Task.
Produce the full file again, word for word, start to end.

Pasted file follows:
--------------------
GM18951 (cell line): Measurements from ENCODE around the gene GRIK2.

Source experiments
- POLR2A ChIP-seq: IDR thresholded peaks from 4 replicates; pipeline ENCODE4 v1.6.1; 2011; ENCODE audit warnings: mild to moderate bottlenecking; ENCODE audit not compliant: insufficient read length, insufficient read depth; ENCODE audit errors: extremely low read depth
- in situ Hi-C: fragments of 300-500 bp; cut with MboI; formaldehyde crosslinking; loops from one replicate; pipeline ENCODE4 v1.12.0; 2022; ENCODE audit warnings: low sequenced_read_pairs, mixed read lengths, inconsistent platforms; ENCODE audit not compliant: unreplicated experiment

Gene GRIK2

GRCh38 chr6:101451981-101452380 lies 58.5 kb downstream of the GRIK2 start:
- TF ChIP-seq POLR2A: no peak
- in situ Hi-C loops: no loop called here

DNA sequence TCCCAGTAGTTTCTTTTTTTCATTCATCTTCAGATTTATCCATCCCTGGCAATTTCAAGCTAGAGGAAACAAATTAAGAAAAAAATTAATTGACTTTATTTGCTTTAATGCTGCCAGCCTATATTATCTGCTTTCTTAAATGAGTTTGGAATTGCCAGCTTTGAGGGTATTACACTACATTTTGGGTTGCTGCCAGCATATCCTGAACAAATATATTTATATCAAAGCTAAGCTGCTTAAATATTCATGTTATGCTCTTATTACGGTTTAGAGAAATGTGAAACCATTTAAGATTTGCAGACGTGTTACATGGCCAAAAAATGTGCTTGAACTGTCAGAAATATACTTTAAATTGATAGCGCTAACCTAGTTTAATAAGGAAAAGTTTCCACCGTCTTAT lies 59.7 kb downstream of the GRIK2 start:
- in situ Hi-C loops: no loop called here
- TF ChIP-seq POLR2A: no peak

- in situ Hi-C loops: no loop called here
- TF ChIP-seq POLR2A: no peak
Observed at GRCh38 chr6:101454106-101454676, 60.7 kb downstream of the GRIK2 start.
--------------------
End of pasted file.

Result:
GM18951 (cell line): Measurements from ENCODE around the gene GRIK2.

Source experiments
- POLR2A ChIP-seq: IDR thresholded peaks from 4 replicates; pipeline ENCODE4 v1.6.1; 2011; ENCODE audit warnings: mild to moderate bottlenecking; ENCODE audit not compliant: insufficient read length, insufficient read depth; ENCODE audit errors: extremely low read depth
- in situ Hi-C: fragments of 300-500 bp; cut with MboI; formaldehyde crosslinking; loops from one replicate; pipeline ENCODE4 v1.12.0; 2022; ENCODE audit warnings: low sequenced_read_pairs, mixed read lengths, inconsistent platforms; ENCODE audit not compliant: unreplicated experiment

Gene GRIK2

GRCh38 chr6:101451981-101452380 lies 58.5 kb downstream of the GRIK2 start:
- TF ChIP-seq POLR2A: no peak
- in situ Hi-C loops: no loop called here

DNA sequence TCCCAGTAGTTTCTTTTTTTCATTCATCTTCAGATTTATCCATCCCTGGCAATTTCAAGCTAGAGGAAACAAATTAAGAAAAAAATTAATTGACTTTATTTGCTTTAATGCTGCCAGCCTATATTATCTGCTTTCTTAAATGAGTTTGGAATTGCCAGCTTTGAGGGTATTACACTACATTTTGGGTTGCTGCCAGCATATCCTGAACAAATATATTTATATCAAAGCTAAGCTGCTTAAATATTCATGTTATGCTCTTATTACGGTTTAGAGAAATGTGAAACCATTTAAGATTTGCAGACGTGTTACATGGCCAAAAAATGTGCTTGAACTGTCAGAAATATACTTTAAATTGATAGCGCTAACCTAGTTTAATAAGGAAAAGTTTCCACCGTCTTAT lies 59.7 kb downstream of the GRIK2 start:
- in situ Hi-C loops: no loop called here
- TF ChIP-seq POLR2A: no peak

- in situ Hi-C loops: no loop called here
- TF ChIP-seq POLR2A: no peak
Observed at GRCh38 chr6:101454106-101454676, 60.7 kb downstream of the GRIK2 start.